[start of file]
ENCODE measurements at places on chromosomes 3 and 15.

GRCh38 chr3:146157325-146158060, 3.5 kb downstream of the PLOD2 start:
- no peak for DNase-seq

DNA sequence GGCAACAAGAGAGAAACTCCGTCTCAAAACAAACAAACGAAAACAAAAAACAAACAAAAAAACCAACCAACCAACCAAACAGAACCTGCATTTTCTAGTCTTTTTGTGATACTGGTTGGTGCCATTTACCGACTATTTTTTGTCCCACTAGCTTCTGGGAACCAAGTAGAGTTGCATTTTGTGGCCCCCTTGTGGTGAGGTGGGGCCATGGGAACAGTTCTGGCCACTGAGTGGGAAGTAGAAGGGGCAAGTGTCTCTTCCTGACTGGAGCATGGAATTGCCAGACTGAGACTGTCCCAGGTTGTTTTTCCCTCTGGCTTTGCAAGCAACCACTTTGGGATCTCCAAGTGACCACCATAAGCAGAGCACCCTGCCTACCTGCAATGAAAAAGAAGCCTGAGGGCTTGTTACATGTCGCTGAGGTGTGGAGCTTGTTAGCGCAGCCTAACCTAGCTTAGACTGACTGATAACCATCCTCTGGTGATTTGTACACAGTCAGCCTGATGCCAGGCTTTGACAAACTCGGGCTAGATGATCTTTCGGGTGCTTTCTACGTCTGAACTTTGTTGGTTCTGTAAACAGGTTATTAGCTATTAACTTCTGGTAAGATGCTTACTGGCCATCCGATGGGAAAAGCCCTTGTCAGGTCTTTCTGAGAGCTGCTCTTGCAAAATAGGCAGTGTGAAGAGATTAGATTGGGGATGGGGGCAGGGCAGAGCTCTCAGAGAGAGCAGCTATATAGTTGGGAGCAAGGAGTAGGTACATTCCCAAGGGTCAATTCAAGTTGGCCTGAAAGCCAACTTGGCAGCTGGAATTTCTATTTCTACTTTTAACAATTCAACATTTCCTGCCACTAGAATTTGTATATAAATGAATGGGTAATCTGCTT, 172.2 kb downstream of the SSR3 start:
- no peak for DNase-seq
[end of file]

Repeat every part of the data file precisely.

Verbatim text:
ENCODE measurements at places on chromosomes 3 and 15.

GRCh38 chr3:146157325-146158060, 3.5 kb downstream of the PLOD2 start:
- no peak for DNase-seq

DNA sequence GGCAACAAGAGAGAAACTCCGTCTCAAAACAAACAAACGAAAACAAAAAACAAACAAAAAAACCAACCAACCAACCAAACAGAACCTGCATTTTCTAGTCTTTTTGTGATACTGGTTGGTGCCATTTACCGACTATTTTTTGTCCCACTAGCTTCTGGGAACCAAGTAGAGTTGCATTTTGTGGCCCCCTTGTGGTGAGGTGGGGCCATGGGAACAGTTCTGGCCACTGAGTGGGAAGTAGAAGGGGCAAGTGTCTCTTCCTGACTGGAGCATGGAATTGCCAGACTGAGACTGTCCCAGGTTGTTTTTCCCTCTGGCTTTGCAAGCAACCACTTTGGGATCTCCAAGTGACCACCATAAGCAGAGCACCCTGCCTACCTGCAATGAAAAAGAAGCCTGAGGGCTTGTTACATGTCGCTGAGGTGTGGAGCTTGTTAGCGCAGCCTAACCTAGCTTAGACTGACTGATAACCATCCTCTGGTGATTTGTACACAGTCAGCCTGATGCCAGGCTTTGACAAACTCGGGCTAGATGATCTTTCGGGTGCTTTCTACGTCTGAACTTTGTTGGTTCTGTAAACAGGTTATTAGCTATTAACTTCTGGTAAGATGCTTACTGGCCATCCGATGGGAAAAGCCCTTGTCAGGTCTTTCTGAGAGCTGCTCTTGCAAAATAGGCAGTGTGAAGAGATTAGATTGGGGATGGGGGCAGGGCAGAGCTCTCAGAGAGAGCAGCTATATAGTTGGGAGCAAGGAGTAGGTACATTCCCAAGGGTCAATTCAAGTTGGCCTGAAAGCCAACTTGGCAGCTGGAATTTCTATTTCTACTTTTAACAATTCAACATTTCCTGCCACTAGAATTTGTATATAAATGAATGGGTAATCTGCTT, 172.2 kb downstream of the SSR3 start:
- no peak for DNase-seq